National Weather Serviceand archived by the National Climate Data Center. In order to incorporate more recent average information and to better reflect the geographic locations of our customer base, we report degree day information for Bostonand New York City(weighted equally) with a historical average for the same geographic locations over the previous ten-year period.
We hedge our inventory within the guidelines set in our risk management policies. In a rising commodity price environment, the market value of our inventory will generally be higher than the cost of our inventory. For GAAP purposes, we are required to value our inventory at the lower of cost or net realizable value. The hedges on this inventory will lose value as the value of the underlying commodity rises, creating hedging losses. Because we do not utilize hedge accounting, GAAP requires us to record those hedging losses in our income statements. In contrast, in a declining commodity price market we generally incur hedging gains. GAAP requires us to record those hedging gains in our income statements. The refined products inventory market valuation is calculated using daily independent bulk market price assessments from major pricing services (either Platts or Argus). These third-party price assessments are primarily based in large, liquid trading hubs including but not limited to,
New York Harbor(NYH) or US Gulf Coast(USGC), with our inventory values determined after adjusting these prices to the various inventory locations by adding expected cost differentials (primarily freight) compared to one of these supply sources. Our natural gas inventory is limited, with the valuation updated monthly based on the volume and prices at the corresponding inventory locations. The prices are based on the most applicable monthly Inside FERC, or IFERC, assessments published by Platts near the beginning of the following month. Similarly, we can hedge our natural gas transportation assets (i.e., pipeline capacity) within the guidelines set in our risk management policy. Although we do not own any natural gas pipelines, we secure the use of pipeline capacity to support our 25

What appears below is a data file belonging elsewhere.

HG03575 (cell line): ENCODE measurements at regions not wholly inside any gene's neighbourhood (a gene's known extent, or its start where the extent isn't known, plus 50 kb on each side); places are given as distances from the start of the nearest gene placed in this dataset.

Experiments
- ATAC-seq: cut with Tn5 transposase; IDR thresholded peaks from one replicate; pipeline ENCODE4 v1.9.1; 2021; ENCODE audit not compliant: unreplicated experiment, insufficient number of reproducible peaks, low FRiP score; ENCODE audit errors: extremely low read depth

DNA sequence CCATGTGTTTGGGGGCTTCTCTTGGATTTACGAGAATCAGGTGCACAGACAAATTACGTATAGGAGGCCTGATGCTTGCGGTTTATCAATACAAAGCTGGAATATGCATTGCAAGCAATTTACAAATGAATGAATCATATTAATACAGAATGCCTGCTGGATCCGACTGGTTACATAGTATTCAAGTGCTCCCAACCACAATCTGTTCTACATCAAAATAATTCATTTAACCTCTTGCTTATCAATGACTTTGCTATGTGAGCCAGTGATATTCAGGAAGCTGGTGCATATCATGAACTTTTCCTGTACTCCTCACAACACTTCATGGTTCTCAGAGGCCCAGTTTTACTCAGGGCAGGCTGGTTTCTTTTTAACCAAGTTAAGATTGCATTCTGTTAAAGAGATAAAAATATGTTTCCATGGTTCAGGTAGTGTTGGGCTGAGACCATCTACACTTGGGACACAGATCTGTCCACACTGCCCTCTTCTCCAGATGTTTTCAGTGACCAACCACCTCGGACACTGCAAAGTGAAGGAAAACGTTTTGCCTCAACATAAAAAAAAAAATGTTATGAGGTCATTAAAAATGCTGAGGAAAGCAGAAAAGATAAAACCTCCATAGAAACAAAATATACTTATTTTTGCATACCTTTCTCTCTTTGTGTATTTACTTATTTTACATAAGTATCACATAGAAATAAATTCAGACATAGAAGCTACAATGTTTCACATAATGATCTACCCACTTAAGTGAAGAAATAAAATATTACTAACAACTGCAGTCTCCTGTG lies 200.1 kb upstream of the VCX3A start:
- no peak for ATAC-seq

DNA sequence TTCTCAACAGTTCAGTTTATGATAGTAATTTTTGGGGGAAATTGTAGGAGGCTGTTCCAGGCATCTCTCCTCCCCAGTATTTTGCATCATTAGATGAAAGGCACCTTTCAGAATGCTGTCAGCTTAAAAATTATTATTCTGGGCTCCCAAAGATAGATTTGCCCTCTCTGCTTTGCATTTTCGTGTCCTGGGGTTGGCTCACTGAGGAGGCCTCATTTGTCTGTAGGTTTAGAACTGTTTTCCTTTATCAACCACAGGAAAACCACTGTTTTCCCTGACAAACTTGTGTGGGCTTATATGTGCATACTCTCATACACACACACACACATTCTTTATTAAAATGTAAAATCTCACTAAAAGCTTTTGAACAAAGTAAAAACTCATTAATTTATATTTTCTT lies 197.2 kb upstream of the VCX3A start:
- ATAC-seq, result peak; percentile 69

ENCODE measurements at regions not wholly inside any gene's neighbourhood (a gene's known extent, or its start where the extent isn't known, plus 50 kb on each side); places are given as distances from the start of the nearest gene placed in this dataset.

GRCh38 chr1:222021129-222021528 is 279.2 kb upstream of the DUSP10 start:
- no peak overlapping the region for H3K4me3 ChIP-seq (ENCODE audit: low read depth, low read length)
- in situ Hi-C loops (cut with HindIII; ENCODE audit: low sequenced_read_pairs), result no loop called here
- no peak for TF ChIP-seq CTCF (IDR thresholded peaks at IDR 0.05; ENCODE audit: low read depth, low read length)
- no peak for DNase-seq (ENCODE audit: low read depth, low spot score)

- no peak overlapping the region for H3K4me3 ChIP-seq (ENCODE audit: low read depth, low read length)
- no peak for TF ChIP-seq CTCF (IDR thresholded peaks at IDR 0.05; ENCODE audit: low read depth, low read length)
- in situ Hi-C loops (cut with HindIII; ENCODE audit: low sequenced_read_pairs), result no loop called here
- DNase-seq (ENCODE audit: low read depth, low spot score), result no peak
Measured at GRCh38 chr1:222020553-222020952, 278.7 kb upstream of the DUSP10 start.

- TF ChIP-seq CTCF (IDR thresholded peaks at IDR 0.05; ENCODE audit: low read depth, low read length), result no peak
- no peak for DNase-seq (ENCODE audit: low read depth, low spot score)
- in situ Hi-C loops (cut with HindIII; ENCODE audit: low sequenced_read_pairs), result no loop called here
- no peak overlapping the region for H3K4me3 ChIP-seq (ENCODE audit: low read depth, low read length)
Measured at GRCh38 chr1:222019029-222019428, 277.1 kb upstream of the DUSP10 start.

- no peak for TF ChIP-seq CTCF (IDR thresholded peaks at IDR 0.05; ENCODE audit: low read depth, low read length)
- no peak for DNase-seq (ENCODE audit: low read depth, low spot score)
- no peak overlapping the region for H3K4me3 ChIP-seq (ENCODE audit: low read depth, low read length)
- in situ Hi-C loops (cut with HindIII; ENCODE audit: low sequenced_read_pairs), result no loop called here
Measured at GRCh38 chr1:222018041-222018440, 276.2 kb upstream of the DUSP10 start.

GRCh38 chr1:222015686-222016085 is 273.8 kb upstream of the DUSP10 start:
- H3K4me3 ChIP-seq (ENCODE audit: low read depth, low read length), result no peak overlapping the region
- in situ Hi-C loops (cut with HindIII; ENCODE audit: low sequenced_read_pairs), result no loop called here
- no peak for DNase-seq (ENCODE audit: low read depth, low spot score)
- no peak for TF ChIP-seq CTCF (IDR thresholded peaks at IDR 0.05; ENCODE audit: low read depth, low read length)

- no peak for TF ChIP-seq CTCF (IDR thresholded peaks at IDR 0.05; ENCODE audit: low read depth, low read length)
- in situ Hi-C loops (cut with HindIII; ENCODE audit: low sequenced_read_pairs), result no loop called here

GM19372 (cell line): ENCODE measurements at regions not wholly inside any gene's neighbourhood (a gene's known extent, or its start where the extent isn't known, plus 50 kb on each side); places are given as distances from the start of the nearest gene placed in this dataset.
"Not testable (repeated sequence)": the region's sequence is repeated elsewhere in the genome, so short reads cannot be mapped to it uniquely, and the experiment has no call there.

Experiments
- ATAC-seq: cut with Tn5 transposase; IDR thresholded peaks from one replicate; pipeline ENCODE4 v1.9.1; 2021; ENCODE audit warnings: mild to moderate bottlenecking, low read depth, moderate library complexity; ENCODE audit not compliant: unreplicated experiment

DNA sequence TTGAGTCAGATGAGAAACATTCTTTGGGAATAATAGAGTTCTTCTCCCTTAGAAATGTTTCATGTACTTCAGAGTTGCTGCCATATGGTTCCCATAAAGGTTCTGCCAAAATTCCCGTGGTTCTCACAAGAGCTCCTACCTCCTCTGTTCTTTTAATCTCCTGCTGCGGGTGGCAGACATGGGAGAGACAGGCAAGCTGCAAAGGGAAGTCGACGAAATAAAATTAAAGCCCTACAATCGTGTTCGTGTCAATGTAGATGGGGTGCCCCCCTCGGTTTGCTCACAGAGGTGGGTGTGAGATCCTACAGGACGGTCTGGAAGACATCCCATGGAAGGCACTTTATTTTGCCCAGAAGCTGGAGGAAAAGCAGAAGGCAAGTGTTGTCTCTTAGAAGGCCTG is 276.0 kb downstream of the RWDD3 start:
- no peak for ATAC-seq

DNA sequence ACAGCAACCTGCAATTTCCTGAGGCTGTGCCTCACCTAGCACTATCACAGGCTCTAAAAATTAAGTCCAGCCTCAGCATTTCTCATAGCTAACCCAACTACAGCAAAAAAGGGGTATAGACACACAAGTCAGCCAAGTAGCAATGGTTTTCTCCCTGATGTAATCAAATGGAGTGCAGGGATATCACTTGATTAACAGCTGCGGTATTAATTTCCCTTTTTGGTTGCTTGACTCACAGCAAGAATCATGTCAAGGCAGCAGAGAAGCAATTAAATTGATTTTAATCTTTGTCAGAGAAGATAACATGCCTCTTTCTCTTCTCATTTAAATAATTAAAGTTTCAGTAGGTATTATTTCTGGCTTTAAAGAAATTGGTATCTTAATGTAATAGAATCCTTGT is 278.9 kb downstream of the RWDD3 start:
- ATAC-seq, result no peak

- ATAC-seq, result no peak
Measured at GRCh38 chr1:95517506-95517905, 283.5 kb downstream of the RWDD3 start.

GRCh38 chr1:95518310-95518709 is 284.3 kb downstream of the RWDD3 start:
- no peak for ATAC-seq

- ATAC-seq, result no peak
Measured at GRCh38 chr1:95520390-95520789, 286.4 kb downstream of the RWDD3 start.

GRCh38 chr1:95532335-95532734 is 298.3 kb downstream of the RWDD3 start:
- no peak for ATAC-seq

natural gas requirements by either leasing capacity over a pipeline for a defined time period or by being assigned capacity from a local distribution company for supplying our customers. As the spread between the price of gas between the origin and delivery point widens (assuming the value exceeds the fixed charge of the transportation), the market value of the natural gas transportation contracts assets will typically increase. If the market value of the transportation asset exceeds costs, we may seek to hedge or "lock in" the value of the transportation asset for future periods using available financial instruments. For GAAP purposes, the increase in value of the natural gas transportation assets is not recorded as income in the income statements until the transportation is utilized in the future (i.e., when natural gas is delivered to our customer). If the value of the natural gas transportation assets increase, the hedges on the natural gas transportation assets lose value, creating hedging losses in our income statements. The natural gas transportation assets market value is calculated daily based on the volume and prices at the corresponding pipeline locations. The daily prices are based on trader assessed quotes which represent observable transactions in the market place, with the end-month valuations primarily based on Platts prices where available or adding a location differential to the price assessment of a more liquid location. As described above, pursuant to GAAP, we value our commodity derivative hedges at the end of each reporting period based on current commodity prices and record hedging gains or losses, as appropriate. Also as described above, and pursuant to GAAP, our refined products and natural gas inventory and natural gas transportation contract rights, to which the commodity derivative hedges relate, are not marked to market for the purpose of recording gains or losses. In measuring our operating performance, we rely on our GAAP financial results, but we also find it useful to adjust those numbers to reflect the changes in unrealized gains and losses with regard to refined products and natural gas inventory, and natural gas transportation contracts. By making such adjustments, as reflected in adjusted gross margin and adjusted EBITDA, we believe that we are able to align more closely hedging gains and losses to the period in which the revenue from the sale of inventory and income from transportation contracts relating to those hedges is realized.